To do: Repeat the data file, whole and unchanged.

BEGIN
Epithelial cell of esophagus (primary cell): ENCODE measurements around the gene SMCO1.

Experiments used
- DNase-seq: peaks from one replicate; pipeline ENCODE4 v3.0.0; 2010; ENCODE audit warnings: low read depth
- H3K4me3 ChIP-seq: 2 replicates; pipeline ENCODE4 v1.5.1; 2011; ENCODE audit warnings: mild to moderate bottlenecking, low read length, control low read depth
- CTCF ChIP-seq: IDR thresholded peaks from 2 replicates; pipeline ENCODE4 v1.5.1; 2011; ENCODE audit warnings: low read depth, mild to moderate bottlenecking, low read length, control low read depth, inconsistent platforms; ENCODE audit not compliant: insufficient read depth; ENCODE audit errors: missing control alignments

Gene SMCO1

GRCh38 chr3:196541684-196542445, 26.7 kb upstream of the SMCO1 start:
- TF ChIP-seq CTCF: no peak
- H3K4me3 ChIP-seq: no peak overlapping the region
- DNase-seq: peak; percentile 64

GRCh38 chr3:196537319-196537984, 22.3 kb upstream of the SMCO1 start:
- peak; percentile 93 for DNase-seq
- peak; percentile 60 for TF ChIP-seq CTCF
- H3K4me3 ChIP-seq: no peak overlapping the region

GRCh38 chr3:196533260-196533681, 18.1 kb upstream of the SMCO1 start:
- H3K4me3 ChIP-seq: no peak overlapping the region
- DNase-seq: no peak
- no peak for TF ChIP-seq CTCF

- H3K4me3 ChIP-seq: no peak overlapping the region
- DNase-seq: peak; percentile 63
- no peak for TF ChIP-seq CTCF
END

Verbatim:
Epithelial cell of esophagus (primary cell): ENCODE measurements around the gene SMCO1.

Experiments used
- DNase-seq: peaks from one replicate; pipeline ENCODE4 v3.0.0; 2010; ENCODE audit warnings: low read depth
- H3K4me3 ChIP-seq: 2 replicates; pipeline ENCODE4 v1.5.1; 2011; ENCODE audit warnings: mild to moderate bottlenecking, low read length, control low read depth
- CTCF ChIP-seq: IDR thresholded peaks from 2 replicates; pipeline ENCODE4 v1.5.1; 2011; ENCODE audit warnings: low read depth, mild to moderate bottlenecking, low read length, control low read depth, inconsistent platforms; ENCODE audit not compliant: insufficient read depth; ENCODE audit errors: missing control alignments

Gene SMCO1

GRCh38 chr3:196541684-196542445, 26.7 kb upstream of the SMCO1 start:
- TF ChIP-seq CTCF: no peak
- H3K4me3 ChIP-seq: no peak overlapping the region
- DNase-seq: peak; percentile 64

GRCh38 chr3:196537319-196537984, 22.3 kb upstream of the SMCO1 start:
- peak; percentile 93 for DNase-seq
- peak; percentile 60 for TF ChIP-seq CTCF
- H3K4me3 ChIP-seq: no peak overlapping the region

GRCh38 chr3:196533260-196533681, 18.1 kb upstream of the SMCO1 start:
- H3K4me3 ChIP-seq: no peak overlapping the region
- DNase-seq: no peak
- no peak for TF ChIP-seq CTCF

- H3K4me3 ChIP-seq: no peak overlapping the region
- DNase-seq: peak; percentile 63
- no peak for TF ChIP-seq CTCF